But Petty's biggest parting has already taken place. He has raced his last at Daytona International Speedway. The man and the track made each other famous. His seven victories in the Daytona 500 are as many as the second-and third-best achievers have managed together. The man and the event are synonymous; no one has ever gained so much attention for losing a race as Petty did at the Daytona 500 in 1976, when he and David Pearson crashed into each other with the checkered flag in sight.
He hasn't won on the NASCAR circuit since 1984, admitting that "the legend part is what has kept Richard Petty going." But that final victory provided the sort of material that seals lasting fame: It was Petty's 200th, and it came at his beloved Daytona, not in the 500 but in the Firecracker 400, on the Fourth of July, with President Ronald Reagan looking on.
For his final Daytona drive, this past July 4, Petty qualified on the front row and led the first five laps of the race but parked his car on the 84th lap because of sheer fatigue. So far in his final season, he has finished no higher than 15th.
In his twilight years partial deafness has blessed him with an inability to hear younger drivers' snide remarks that he is over the hill and ought to quit. Now that he is officially retiring, the young hot dogs are a little ashamed of themselves. Now they pay their tributes to the King. It makes them look good, look humble, and it keeps A.J. Foyt off their backs. Foyt, perhaps the staunchest admirer of Petty in the world, growled last year upon hearing of the sniping, "Richard Petty's won more races than 90 percent of these sonsabitches will ever go to!"
For the fans, the memories—and Petty's diligent acknowledgment of his faithful's adoration—are enough to keep him the King, despite eight years of not winning. For his farewell tour he has allowed himself a sanctuary, a luxury motor coach in which to rest at each track, because the fans and the media have multiplied so greatly.
"The greatest luxury of this bus is the bathroom," he says, emerging from the toilet. "I can go whenever I like. Out in the garage area, it takes half an hour to get from my race car to the rest room [through mobs of autograph seekers] and half an hour to get back." He could have hidden in a motor coach for the past 20 years, as younger drivers often do nowadays. But Petty remained among the people—smiling, signing, always smiling, always signing—one-hour trips to the bathroom and all.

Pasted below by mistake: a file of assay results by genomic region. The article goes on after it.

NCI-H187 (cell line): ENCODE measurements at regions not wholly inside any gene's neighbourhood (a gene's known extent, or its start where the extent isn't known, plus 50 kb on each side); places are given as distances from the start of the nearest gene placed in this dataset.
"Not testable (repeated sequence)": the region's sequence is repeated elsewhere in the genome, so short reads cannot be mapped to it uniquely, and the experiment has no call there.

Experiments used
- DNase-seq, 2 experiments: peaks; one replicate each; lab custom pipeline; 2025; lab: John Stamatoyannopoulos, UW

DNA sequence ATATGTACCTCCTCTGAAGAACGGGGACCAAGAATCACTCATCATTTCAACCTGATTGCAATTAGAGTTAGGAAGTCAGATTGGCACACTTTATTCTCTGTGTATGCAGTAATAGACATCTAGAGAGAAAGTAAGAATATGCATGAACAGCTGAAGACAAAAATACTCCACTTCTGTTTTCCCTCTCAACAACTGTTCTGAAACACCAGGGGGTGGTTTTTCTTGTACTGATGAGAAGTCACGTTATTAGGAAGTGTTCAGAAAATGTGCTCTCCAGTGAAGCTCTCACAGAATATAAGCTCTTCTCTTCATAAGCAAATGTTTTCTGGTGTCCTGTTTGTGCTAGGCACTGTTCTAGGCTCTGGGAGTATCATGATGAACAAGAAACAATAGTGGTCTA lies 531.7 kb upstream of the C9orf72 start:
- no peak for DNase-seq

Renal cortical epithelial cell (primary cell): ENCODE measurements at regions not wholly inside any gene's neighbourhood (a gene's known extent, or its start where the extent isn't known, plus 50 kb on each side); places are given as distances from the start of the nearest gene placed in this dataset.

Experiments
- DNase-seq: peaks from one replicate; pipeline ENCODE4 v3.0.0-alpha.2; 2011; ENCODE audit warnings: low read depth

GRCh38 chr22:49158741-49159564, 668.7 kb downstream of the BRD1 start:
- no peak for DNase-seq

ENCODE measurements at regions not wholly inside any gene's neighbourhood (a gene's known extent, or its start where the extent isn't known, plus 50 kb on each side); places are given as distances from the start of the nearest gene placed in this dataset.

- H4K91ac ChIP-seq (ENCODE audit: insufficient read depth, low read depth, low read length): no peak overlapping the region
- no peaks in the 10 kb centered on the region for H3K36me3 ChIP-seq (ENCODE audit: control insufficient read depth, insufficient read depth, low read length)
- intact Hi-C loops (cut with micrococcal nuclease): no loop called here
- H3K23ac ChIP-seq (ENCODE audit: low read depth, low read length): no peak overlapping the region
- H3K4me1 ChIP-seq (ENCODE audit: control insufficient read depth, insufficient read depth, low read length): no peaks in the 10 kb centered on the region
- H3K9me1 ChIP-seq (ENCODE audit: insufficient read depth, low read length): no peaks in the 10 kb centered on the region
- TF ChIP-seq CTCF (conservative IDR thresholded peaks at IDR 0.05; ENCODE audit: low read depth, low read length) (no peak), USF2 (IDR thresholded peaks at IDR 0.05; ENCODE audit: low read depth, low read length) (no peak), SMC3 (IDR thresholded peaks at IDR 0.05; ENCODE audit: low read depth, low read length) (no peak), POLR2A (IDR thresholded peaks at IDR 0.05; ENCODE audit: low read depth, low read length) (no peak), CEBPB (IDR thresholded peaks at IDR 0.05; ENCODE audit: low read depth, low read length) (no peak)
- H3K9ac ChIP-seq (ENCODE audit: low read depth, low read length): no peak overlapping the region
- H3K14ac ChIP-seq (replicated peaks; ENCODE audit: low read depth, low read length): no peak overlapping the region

He and his family have paid a price for his success and popularity. In 1967 Petty won 27 races (out of 48), a record that will be virtually impossible to break because NASCAR's Winston Cup tour now counts only 29 races. After that grinding '67 season, says Lynda, Petty's wife of 33 years, "we had plans to go to Panama to visit some friends. But at the last minute, Chrysler Corporation needed him to do something [Plymouths wore Petty's number 43 in those days; Pontiacs have since 1982]. I ended up flying with three children down to Miami and then to Panama, all of us really upset that he didn't get to go. Since then, I don't know how many times he has come to me and said, 'I hate to tell you this, but....' And I would take the children and go on. I couldn't disappoint them just because he couldn't go. We've learned to live that way."
Even the Pettys' avocations are public. Back home in North Carolina, Richard serves on the Randolph County Commission—salary $200 a month—and Lynda sits on the county school board. "He's never been a hunter or a fisherman or a golfer," says Lynda. "He docs have a tractor with a bush hog. He's cut roads all through these woods [their 500-acre spread in Level Cross]. He gets on his four-wheeler and rides those roads for hours, and nobody bothers him. That's the nearest thing to a hobby he has."
He will not even suggest that the weight of being the King may have had something to do with his ulcer surgery of '78. At the time, he says, "I wasn't eating right, wasn't sleeping right, wasn't doing anything right, and it all caught up with me. A lot of it could have been mental. I don't know. I can't separate those things."
That was the year his slip from the pinnacle began. He suffered through the first big losing streak of his career, going winless through all of '78. While other NASCAR teams went high-tech, refining aerodynamics and chassis with more sophisticated engineering and less hard-knocks savvy, Petty Enterprises remained complacent. "We'd been winning for 20 years and decided we wouldn't change," Petty says. "We should have led the way [in technology], but we didn't even follow." And so his dominance ebbed, but not the legend. In fact, his public image may have helped to hasten his downfall, for he was simply too busy with the public to spend time with his mechanics improving the team's race cars.